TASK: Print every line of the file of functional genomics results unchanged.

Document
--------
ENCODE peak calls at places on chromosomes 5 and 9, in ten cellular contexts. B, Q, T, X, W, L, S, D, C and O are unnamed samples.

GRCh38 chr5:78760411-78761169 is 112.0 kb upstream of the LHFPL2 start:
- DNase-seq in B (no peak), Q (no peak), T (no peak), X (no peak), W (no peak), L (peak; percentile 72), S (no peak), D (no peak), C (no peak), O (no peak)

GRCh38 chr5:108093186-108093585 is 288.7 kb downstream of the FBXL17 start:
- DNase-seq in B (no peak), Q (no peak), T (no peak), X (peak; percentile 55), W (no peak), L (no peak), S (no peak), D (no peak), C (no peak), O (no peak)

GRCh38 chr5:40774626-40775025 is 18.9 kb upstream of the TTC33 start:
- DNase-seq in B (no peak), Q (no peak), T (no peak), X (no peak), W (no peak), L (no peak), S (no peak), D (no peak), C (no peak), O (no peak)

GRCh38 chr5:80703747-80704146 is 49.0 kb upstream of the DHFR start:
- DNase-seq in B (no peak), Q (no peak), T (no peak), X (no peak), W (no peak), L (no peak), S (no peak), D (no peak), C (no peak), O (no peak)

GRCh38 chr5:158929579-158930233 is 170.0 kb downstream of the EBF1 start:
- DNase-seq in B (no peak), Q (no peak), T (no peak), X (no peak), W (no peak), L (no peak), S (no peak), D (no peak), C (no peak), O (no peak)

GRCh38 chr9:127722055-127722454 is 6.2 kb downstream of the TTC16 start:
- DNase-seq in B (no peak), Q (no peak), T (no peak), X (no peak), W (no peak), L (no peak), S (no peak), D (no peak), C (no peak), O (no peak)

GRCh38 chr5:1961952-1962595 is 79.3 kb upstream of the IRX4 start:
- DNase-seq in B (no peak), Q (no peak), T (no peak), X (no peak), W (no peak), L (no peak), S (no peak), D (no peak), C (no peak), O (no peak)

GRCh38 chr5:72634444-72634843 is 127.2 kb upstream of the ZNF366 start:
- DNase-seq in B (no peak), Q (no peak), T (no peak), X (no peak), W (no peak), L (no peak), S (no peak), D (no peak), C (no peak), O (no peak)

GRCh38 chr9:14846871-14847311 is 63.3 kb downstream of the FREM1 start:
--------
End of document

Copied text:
ENCODE peak calls at places on chromosomes 5 and 9, in ten cellular contexts. B, Q, T, X, W, L, S, D, C and O are unnamed samples.

GRCh38 chr5:78760411-78761169 is 112.0 kb upstream of the LHFPL2 start:
- DNase-seq in B (no peak), Q (no peak), T (no peak), X (no peak), W (no peak), L (peak; percentile 72), S (no peak), D (no peak), C (no peak), O (no peak)

GRCh38 chr5:108093186-108093585 is 288.7 kb downstream of the FBXL17 start:
- DNase-seq in B (no peak), Q (no peak), T (no peak), X (peak; percentile 55), W (no peak), L (no peak), S (no peak), D (no peak), C (no peak), O (no peak)

GRCh38 chr5:40774626-40775025 is 18.9 kb upstream of the TTC33 start:
- DNase-seq in B (no peak), Q (no peak), T (no peak), X (no peak), W (no peak), L (no peak), S (no peak), D (no peak), C (no peak), O (no peak)

GRCh38 chr5:80703747-80704146 is 49.0 kb upstream of the DHFR start:
- DNase-seq in B (no peak), Q (no peak), T (no peak), X (no peak), W (no peak), L (no peak), S (no peak), D (no peak), C (no peak), O (no peak)

GRCh38 chr5:158929579-158930233 is 170.0 kb downstream of the EBF1 start:
- DNase-seq in B (no peak), Q (no peak), T (no peak), X (no peak), W (no peak), L (no peak), S (no peak), D (no peak), C (no peak), O (no peak)

GRCh38 chr9:127722055-127722454 is 6.2 kb downstream of the TTC16 start:
- DNase-seq in B (no peak), Q (no peak), T (no peak), X (no peak), W (no peak), L (no peak), S (no peak), D (no peak), C (no peak), O (no peak)

GRCh38 chr5:1961952-1962595 is 79.3 kb upstream of the IRX4 start:
- DNase-seq in B (no peak), Q (no peak), T (no peak), X (no peak), W (no peak), L (no peak), S (no peak), D (no peak), C (no peak), O (no peak)

GRCh38 chr5:72634444-72634843 is 127.2 kb upstream of the ZNF366 start:
- DNase-seq in B (no peak), Q (no peak), T (no peak), X (no peak), W (no peak), L (no peak), S (no peak), D (no peak), C (no peak), O (no peak)

GRCh38 chr9:14846871-14847311 is 63.3 kb downstream of the FREM1 start: